A Stryker 4.0-mm Tomcat shaver is then introduced. Before addressing pathology, it is paramount to visualize and stay lateral to the flexor hallucis longus (FHL), which helps prevent injury to the medial neurovascular bundle. After the FHL is identified, the posterior capsule is taken down and the tibiotalar joint is identified. A small c-arm fluoroscopy is useful to help identify landmarks and with the aforementioned patient positioning access should be unimpeded and easily accessible. Evacuate the hematoma and begin identifying the fracture characteristics (Fig 1). If a loose body is identified, we turn off the inflow before grasping the fragment to prevent propulsion of the fragment into the anterior ankle.
      Fig 1
      Fig 1Images obtained from the posterior medial portal using a Stryker 4-mm 30° arthroscope. They were taken after the fracture hematoma has been evacuated so that the fracture line can adequately be identified (which is shown by the blue arrows) before the reduction. In the images a fracture step off can be noted. The fracture is on the tibial plafond; the images show that the start, end, and amount of disruption can all be accurately identified. The most inferior bone (talus) can be seen and no injury is identified.

      Reduction and Fixation

      We then begin our reduction by establishing an accessory posterior lateral portal approximately 2 to 3 cm proximal to the standard posterolateral portal using the previously mentioned nick-and-spread technique. This technique mitigates iatrogenic damage to the sural nerve. A bone pusher or elevator is introduced into the newly created portal to reduce the posterior fragment. C-arm and direct arthroscopic visualization are used concomitantly. After anatomic reduction, which can be seen and confirmed both arthroscopically and via the use of fluoroscopy, a cannulated guidewire is introduced through the standard posterior lateral portal (Fig 2). We then place our arthroscope into the standard posterolateral portal, and place a second guidewire through the posterior medial portal. A third guidewire is placed in the accessory portal at an oblique angle creating an axilla preventing proximal migration of the fragment (Fig 3). Depending on the fragment size 1-3, Synthes (Trimano; Arthrex) 3.5-mm cannulated titanium screws are placed using standard techniques (see Table 1). Screws are tightened sequentially, whereas visualization of the maintained reduction is achieved arthroscopically to ensure that the fragment does not migrate proximal (Fig 4).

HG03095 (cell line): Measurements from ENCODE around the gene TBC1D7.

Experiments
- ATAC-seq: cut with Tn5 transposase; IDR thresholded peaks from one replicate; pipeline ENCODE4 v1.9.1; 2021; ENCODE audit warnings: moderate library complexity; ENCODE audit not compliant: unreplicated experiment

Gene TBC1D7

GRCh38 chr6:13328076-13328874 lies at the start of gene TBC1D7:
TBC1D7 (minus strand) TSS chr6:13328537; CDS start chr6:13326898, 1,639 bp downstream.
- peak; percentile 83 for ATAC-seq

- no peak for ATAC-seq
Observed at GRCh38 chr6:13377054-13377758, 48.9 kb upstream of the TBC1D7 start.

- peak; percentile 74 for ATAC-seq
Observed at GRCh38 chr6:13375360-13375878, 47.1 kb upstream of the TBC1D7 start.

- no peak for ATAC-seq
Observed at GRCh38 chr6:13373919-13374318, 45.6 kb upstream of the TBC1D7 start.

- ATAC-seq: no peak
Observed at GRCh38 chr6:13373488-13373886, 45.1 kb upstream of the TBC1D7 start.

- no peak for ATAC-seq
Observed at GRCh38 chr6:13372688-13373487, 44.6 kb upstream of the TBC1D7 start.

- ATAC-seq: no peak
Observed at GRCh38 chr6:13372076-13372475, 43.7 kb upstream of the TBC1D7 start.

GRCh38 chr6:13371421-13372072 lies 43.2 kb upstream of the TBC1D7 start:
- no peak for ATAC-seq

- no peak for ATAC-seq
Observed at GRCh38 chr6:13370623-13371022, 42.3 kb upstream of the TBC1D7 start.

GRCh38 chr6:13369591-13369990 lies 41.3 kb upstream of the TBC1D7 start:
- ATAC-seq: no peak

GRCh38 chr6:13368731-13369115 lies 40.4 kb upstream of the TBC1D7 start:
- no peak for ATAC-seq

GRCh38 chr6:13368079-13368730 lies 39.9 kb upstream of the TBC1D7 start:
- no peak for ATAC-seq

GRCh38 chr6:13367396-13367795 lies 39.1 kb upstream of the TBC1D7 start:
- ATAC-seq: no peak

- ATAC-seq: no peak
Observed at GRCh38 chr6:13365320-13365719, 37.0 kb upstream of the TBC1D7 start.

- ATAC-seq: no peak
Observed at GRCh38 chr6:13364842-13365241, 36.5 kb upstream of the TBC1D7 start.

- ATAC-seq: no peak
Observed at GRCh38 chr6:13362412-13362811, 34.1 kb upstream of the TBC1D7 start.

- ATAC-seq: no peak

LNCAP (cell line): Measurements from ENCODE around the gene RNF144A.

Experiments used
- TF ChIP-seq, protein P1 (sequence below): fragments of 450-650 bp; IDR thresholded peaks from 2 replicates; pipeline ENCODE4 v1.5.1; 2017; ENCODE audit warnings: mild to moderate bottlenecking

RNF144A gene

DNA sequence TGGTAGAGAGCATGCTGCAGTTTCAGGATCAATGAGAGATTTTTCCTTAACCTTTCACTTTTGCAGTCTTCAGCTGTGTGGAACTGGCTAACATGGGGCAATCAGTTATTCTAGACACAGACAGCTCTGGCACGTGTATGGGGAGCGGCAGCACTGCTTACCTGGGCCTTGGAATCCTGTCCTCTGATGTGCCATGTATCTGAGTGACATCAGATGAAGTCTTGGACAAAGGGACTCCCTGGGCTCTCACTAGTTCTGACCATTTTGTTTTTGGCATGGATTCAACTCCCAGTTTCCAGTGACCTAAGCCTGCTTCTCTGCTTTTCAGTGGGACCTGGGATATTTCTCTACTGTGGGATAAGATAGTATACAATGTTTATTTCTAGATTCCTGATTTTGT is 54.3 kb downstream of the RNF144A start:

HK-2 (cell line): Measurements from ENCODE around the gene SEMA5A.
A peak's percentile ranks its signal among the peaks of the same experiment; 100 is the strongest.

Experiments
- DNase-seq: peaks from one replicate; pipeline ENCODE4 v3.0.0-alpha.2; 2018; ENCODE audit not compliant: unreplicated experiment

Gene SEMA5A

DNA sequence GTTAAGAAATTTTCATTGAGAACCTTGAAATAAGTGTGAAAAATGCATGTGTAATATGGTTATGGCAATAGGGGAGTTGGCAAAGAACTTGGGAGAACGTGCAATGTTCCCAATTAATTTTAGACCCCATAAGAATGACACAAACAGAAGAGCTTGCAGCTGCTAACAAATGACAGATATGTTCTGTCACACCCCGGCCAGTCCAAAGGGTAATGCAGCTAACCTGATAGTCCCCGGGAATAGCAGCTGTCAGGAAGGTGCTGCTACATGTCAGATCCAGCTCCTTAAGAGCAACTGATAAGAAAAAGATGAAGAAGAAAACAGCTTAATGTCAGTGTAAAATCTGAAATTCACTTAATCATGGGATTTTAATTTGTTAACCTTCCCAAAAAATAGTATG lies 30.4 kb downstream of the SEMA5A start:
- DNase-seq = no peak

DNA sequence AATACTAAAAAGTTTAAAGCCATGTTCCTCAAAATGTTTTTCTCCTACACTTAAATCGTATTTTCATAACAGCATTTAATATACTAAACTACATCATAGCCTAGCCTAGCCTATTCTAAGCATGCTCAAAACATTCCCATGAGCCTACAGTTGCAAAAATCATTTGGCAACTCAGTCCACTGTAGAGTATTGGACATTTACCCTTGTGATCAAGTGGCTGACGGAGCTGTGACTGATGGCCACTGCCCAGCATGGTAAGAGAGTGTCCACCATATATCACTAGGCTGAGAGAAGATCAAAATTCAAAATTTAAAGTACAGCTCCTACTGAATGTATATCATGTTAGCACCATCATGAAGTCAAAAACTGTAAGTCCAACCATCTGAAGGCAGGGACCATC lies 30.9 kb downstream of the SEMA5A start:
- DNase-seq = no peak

Fig 2
      Fig 2After the fracture is identified, it must be reduced. A third portal is created approximately 2-3 cm proximal to that of the posterior lateral portal; the portal must be established using the nick-and-spread technique to prevent injury to the sural nerve. A bone pusher or elevator may be used for the reduction (which is just superior to the blue arrow). Then a 1.25-mm cannulated guidewire is introduced through the posterior lateral portal; the position and angle are checked arthroscopically (indicated by the red arrow) and with fluoroscopy as seen above. This also shows the positioning of the arthroscope in the posteriormedial portal and guidewires through the posterior lateral portal before reduction. Blue arrow = posterior malleolus of tibia. Red arrow = arthroscope in joint space from posterior arthroscopy.
      Fig 3